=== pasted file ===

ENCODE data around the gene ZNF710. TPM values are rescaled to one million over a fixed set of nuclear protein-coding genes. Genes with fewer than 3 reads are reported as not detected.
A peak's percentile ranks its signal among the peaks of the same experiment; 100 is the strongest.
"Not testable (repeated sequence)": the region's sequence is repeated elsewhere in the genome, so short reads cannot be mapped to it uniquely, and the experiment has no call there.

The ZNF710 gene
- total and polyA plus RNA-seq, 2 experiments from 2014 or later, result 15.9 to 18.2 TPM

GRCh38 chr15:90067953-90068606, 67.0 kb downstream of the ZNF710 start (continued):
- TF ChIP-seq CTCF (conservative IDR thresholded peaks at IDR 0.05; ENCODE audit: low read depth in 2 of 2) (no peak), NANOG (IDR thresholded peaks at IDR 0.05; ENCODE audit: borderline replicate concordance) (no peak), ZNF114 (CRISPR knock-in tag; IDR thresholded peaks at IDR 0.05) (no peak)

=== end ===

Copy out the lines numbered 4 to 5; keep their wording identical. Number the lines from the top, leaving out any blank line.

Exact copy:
The ZNF710 gene
- total and polyA plus RNA-seq, 2 experiments from 2014 or later, result 15.9 to 18.2 TPM